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Wednesday, 27 March 1985
Page: 882

Senator PETER RAE —I refer the Minister for Finance to the statements by him relating to the Commonwealth contribution to local government financing. What effect does the Minister expect that the slashing of Federal Government funds to local government authorities will have on local government rates and charges? Contrary to the Minister's statement to the Senate on Monday that 'local government authorities have not increased their revenue raising effort', local government taxation has increased from 1.21 per cent of gross domestic product in the year 1980-81 to 1.28 per cent of gross domestic product in the year 1982-83, which last-mentioned figure is, according to the Minister's Department, the most recent available. I ask further: Does not this proposal of the Minster simply represent an attempt to shift the tax burden so that the Federal Government will appear on paper to be conforming to its trilogy commitments?

Senator WALSH —To my knowledge, nobody has talked about or contemplated slashing funding to local government. To my knowledge, nobody has talked or thought about anything less than an increase in real terms in the amount of money that is likely to be paid to local government next year compared to this year. What has yet to be decided is the size of that real terms increase. Senator Peter Rae seems to be implying that there ought to be a 15 per cent real terms increase to local government. If he believes that, I wonder whether he also believes that there should be a 15 per cent increase in real terms in payments to the States and, if not, why not.

Senator Peter Rae —I did not mention 15 per cent, or any other.

Senator WALSH —He did not say it, but he was implying it. I am not familiar with the figures he quoted. I make the general observation that it is possible to get movements in figures if a particular starting date and finishing date are selected. On Monday I said-if I did not say it, I certainly intended to-that local governments have not increased rating income in accordance with the rise in property values. When property values are rising in real terms, that means economic rent is accruing to land because of its scarcity value. I do not see anything wrong with taxing some of that economic rent with high rates. In other words, the Henry Georgists, although they saw only a tiny section of reality, insofar as they did see it, correctly identified it. I see nothing wrong with taxing the economic rent which accrues to land because of its increasing scarcity value or its value as a positional good.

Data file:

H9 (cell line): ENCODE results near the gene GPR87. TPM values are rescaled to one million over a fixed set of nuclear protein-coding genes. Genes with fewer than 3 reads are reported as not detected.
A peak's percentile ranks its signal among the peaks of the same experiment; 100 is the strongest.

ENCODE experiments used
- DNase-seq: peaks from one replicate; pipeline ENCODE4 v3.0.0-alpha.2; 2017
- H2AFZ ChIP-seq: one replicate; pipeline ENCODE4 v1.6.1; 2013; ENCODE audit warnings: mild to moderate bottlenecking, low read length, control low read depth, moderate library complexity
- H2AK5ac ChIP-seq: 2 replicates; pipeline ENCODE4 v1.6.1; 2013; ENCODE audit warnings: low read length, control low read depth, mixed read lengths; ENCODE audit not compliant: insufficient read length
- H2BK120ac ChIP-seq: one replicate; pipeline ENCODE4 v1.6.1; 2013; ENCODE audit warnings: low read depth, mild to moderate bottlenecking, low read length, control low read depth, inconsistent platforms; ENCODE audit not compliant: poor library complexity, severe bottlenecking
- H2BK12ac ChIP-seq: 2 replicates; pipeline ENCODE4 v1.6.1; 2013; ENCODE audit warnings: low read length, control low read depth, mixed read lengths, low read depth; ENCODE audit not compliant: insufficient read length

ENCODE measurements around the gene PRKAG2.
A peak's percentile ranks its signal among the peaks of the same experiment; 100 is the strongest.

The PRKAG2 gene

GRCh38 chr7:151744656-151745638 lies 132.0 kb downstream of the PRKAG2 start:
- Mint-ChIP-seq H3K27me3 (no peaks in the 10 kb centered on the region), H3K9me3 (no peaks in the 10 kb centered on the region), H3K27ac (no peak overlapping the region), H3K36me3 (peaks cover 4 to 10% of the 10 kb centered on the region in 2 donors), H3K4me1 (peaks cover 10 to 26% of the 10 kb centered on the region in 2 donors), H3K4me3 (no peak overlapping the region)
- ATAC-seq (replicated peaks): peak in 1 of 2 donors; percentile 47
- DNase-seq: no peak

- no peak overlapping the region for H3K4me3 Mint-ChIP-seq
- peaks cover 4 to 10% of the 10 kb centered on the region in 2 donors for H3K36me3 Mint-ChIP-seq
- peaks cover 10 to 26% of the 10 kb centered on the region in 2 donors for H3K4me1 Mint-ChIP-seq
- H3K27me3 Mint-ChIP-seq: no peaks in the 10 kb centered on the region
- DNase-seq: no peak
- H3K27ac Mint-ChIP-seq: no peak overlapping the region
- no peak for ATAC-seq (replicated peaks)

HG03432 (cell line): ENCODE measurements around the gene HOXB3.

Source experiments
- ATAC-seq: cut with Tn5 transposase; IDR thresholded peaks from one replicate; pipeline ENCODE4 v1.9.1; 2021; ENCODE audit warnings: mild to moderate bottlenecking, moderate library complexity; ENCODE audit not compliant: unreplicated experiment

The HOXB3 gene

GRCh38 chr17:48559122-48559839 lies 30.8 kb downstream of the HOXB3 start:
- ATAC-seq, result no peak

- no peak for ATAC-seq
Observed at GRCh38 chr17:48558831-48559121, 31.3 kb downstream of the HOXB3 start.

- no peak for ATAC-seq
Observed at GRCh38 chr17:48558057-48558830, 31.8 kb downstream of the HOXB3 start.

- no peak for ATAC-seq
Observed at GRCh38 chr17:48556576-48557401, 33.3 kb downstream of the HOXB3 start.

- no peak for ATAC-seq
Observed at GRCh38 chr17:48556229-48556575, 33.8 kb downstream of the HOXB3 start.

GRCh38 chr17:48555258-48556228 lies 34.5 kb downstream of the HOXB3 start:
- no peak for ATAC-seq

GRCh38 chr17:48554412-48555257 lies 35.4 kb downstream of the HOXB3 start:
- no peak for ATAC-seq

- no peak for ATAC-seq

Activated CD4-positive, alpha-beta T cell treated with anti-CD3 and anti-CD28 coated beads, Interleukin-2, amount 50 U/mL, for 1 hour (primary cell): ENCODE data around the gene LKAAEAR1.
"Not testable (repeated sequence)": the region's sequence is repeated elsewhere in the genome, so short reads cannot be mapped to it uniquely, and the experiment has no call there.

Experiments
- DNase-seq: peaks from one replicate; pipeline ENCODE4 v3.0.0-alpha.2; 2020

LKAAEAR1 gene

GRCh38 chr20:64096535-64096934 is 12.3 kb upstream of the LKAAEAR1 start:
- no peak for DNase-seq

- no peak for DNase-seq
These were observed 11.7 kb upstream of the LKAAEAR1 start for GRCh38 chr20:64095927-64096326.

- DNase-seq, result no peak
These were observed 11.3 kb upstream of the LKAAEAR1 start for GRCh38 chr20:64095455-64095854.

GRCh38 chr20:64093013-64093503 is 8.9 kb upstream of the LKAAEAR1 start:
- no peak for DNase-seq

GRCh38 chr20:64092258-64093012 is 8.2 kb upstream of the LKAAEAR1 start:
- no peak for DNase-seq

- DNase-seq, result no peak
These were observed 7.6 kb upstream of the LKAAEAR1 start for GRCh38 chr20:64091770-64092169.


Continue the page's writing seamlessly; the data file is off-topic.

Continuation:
Senator PETER RAE —I have a supplementary question. I ask the Minister to address the question I asked him, which was not related in any way to increases in the value of land, but rather to local government taxation as a percentage of gross domestic product, which must take into account the movements in the economy, including increases in value. I suggested that in the two-year period for which the latest figures are available there was an increase in the percentage of GDP from 1.21 to 1.28 per cent in taxation by local government. Does that not represent an increase in the taxation effort of local government as a percentage of GDP?

Senator WALSH —If the figures are correct, of course it does; that is undeniable. However, it does not address the point that land values can increase at a faster rate than nominal growth. Under that situation I see nothing wrong with rates on land increasing as a proportion of GDP.